For the past month I've been writing about how to create a turnkey business, emphasizing the benefits of being able to grow your business and expand your team. But I haven't really highlighted how a turnkey business prepares your team for one of the biggest risks that your organization faces - employee turnover. Many folks misunderstand the risk their teams and organizations face when it comes to employee turnover. I've spoken to some business owners who have the idea that they can "get by without so and so" and that "everybody is replaceable." While it's true that your employees are replaceable, your team will still incur a cost as a result of somebody's departure. Even when organizations understand the negative consequences of employee turnover, they tend to focus more of their attention on preventing employees from leaving instead of preparing for their departure.
In his book The Checklist Manifesto - How to Get Things Right,"Atul Gawande showed us how simple it is to deal with complex processes, and consistently perform operations correctly. Just use a checklist. And we agree with him. If you want to increase productivity at work, you need to create checklists for how to accomplish tasks. This will not only serve as helpful reminders for you when you're performing tasks, but it also makes it a lot easier to delegate tasks and get consistently good results.
I just read a great blog article about why you need to make yourself replaceable, named Startups Cannot Afford to Have Indispensable Employees (and not for the reason you think). It articulated very well the message we've been preaching for the past month about creating a turnkey business - if you want to scale your business, you need to be replaceable. The article went on to articulate the problem of not being replaceable - if nobody knows what you do, how are you ever supposed to get promoted and/or add team members? If nobody has any idea what Bob does, what's going to happen when Bob is gone? If you want to take a vacation, who will take care of things while you're away? It's a risk to not be replaceable, and it's a risk that tons of people are taking - but really cannot afford.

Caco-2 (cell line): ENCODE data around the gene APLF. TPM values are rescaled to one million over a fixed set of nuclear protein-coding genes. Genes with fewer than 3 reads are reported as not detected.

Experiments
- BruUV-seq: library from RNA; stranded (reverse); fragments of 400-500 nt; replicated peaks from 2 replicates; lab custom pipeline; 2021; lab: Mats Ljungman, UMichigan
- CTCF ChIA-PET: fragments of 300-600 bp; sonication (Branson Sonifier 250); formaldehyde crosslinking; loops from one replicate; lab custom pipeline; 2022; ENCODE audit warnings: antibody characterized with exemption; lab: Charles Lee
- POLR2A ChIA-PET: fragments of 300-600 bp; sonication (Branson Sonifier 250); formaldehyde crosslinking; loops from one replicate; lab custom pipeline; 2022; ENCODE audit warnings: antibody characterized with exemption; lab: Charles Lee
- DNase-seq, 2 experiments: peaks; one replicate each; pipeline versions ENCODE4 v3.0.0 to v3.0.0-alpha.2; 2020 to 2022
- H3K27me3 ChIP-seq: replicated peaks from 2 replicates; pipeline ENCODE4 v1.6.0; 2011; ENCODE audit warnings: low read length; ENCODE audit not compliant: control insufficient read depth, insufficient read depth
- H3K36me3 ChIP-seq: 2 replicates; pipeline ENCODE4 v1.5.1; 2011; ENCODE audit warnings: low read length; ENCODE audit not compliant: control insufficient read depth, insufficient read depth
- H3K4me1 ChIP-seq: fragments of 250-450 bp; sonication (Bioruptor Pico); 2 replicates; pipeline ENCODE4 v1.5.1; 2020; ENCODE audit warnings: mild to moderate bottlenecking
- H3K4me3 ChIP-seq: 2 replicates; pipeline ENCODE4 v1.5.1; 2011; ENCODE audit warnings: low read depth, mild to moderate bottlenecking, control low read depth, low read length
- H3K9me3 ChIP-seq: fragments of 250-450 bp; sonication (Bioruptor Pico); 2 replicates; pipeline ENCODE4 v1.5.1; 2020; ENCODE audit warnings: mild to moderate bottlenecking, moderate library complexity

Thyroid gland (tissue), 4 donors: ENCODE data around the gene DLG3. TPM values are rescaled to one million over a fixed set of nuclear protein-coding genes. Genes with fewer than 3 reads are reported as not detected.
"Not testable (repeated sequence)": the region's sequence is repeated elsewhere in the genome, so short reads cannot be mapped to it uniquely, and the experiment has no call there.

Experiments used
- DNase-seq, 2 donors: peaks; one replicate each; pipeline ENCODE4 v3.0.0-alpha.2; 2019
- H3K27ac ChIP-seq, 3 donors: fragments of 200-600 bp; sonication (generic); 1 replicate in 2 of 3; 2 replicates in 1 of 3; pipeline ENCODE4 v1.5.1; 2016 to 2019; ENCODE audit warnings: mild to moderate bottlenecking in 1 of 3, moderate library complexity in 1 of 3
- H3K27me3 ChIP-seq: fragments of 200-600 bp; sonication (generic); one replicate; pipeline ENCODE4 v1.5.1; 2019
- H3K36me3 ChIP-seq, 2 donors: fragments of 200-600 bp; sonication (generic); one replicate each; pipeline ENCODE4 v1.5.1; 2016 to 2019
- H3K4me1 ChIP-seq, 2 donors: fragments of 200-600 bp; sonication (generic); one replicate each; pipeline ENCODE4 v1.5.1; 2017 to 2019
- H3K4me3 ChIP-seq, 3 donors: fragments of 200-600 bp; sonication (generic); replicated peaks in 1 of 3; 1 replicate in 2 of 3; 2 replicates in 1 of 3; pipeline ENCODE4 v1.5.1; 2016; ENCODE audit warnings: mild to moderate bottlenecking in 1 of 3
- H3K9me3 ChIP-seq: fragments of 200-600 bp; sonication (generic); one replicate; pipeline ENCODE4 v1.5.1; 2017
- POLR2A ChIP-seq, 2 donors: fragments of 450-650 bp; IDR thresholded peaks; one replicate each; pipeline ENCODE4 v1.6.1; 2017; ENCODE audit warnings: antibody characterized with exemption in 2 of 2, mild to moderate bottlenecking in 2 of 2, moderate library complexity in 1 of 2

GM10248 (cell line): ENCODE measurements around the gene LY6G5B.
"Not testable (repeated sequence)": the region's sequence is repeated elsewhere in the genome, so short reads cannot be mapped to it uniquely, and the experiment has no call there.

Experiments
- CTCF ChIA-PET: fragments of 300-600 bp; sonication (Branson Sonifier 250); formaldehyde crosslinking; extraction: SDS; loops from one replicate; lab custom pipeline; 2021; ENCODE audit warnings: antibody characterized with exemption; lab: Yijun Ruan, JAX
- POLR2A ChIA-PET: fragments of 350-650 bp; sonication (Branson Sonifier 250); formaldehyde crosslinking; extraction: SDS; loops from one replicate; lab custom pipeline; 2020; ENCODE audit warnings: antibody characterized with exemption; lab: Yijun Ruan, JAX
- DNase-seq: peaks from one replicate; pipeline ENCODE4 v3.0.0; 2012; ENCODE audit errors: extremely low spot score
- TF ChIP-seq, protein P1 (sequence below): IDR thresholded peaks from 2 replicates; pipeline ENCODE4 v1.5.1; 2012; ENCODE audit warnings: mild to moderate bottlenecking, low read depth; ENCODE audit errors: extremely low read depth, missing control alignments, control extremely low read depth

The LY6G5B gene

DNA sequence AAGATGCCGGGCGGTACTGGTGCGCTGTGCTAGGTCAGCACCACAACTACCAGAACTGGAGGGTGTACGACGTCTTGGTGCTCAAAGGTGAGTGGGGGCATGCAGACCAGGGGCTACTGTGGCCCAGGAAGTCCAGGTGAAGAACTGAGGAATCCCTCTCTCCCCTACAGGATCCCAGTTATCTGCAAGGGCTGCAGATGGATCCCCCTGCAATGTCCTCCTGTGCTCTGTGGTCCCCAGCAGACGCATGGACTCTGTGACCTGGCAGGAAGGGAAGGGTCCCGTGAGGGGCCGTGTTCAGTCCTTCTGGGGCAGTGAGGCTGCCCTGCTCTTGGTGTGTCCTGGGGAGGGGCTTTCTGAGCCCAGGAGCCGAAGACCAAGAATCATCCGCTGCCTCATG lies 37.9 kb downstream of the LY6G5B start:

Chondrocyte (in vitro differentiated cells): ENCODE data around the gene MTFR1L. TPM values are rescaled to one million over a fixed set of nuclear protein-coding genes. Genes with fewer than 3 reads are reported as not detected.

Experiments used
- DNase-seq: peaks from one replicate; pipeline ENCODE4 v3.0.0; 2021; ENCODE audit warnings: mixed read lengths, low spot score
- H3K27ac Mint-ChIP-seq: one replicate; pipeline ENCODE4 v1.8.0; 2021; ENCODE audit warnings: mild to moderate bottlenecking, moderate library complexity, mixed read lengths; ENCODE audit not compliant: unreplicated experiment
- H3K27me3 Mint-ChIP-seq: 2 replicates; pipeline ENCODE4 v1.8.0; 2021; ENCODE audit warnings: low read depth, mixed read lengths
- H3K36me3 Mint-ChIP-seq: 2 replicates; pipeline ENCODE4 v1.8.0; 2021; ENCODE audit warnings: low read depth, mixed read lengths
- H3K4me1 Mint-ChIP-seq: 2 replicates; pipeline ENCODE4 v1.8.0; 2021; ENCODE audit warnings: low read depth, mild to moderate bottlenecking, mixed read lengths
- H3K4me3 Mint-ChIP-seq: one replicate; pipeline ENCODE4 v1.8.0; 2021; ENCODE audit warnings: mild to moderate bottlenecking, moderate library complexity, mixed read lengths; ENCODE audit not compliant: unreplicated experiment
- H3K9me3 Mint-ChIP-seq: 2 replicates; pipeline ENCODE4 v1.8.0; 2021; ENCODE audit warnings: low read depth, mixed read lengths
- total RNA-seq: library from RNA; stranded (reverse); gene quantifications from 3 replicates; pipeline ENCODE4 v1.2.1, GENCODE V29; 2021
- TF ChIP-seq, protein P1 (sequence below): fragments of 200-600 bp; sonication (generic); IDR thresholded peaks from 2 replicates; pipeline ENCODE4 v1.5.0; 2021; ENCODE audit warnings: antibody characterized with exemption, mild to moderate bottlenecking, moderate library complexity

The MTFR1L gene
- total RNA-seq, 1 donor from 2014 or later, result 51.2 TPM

Questions are like roadblocks on the path to productivity - if you or your team have a question, then not much can be done until you answer that question. The fewer questions you have, the more you'll be able to get done. If you can answer any remaining questions quickly, then you'll be able to get back on the road to productivity in less time. And if you don't have to involve a lot of people in order to answer questions, then you'll be able to keep more of your human resources productive.
What's the #1 productivity killer? Questions. They'll stop productivity dead in its tracks. Whenever there is a question, it means there's a knowledge gap. And things won't get done (at least completely done) until that gap is filled. Questions can stop productivity in two ways - it stops the person performing the task, and it stops the person who has to answer the question. In some cases, a whole team will stop work to hear, and then try to answer, a question.
When folks talk about a turnkey business, they're most likely talking about a franchise - all the owner has to do is "turn the key" to begin operations; however, the term doesn't just apply to franchises. What makes a franchise a turnkey business is that somebody has defined all of the processes, the inputs, the outputs, etc., and all they need to increase productivity is some investment capital and labor. Just plug them in and they're off! But any business can replicate that, even if you're not selling burgers. All you have to do is incorporate the turnkey business concept - break down your business operations into mini repeatable processes that can be performed consistently by somebody else.
I've done a lot of service projects in my life, and I've found that about 80% of the time, way too many people show up. It's not that there isn't a lot of work to do, it's just that whoever is in charge isn't organized in a way that they can utilize all of the available resources - lots of manpower, little direction. In fact, it often turns into 15 people walking around watching the person we were supposed to be serving, doing all of the work! That's not very helpful. So when my brother Trevor and I accompanied a group to New Jersey to help out with the Hurricane Sandy cleanup effort, I was shocked by how well we were utilized! Our group of 128 was immediately put to work, and able to help those who desperately needed it within an hour of showing up. Our productivity was dramatically increased because the group we went with was organized.
If you perform any type of customer service, your goal should be to help your customers be successful. Especially in today's Yelpified-social media saturated world where word of mouth marketing and customer loyalty can make or break you. But how do you know that what you are doing is really helping your customers be successful? How can you tell that your best tools and help-desk software are really improving the overall quality of your customer service? Coming up with the right metrics, and then being able to effectively track those metrics, can be tricky. But you need to do it, otherwise you'll never be sure whether your investment in getting the best customer service tools is really paying off.